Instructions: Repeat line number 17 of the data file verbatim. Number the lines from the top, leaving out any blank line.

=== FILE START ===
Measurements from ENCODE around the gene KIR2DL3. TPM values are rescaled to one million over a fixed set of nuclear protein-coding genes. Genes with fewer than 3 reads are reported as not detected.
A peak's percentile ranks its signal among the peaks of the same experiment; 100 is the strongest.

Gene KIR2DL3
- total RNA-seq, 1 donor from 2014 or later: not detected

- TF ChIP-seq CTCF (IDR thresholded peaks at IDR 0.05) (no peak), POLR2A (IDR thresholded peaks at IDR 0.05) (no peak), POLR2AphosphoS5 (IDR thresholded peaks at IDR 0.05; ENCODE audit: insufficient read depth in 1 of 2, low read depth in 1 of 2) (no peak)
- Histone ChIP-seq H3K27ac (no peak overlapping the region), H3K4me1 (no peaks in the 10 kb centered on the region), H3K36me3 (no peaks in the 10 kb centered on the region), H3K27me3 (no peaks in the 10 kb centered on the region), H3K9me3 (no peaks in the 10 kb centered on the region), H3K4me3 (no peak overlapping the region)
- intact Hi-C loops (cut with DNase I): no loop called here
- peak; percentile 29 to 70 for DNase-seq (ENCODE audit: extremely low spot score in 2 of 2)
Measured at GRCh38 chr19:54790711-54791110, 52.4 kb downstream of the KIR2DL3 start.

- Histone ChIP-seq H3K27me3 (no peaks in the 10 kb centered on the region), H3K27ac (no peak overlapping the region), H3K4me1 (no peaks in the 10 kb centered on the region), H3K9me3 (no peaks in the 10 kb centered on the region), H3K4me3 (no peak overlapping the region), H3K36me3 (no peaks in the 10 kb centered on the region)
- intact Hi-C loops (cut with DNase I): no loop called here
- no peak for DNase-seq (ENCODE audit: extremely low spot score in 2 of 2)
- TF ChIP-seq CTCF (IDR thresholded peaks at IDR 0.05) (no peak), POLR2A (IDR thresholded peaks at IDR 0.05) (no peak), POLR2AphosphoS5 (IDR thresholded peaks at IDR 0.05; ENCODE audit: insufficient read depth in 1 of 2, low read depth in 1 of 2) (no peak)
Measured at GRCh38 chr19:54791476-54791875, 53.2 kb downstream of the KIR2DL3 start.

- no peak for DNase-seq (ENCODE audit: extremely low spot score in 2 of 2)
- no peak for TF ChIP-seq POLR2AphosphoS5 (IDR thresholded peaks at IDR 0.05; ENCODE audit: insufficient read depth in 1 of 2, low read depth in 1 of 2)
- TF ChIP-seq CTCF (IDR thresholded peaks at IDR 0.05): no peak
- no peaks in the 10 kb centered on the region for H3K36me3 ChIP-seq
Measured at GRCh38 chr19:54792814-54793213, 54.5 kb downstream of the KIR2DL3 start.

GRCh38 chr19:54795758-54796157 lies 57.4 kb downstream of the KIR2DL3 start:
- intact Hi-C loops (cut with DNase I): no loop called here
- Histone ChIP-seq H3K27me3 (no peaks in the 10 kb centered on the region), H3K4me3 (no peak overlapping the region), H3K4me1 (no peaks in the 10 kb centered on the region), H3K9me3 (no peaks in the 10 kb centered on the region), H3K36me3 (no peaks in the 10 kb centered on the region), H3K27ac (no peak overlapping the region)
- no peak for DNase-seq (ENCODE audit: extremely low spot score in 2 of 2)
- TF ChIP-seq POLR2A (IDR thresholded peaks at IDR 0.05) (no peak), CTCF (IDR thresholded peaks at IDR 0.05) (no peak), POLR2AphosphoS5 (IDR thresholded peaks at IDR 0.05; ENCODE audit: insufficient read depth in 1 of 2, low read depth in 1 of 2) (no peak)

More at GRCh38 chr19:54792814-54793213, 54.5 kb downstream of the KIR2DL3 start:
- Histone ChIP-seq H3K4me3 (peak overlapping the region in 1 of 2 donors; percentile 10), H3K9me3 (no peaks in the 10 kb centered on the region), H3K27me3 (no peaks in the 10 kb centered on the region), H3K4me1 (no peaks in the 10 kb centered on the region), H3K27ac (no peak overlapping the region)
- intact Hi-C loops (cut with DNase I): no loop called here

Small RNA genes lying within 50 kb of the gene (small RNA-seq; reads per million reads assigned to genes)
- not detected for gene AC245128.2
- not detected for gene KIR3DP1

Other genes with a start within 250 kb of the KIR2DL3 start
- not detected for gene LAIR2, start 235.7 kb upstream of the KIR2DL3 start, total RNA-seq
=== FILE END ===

- TF ChIP-seq CTCF (IDR thresholded peaks at IDR 0.05): no peak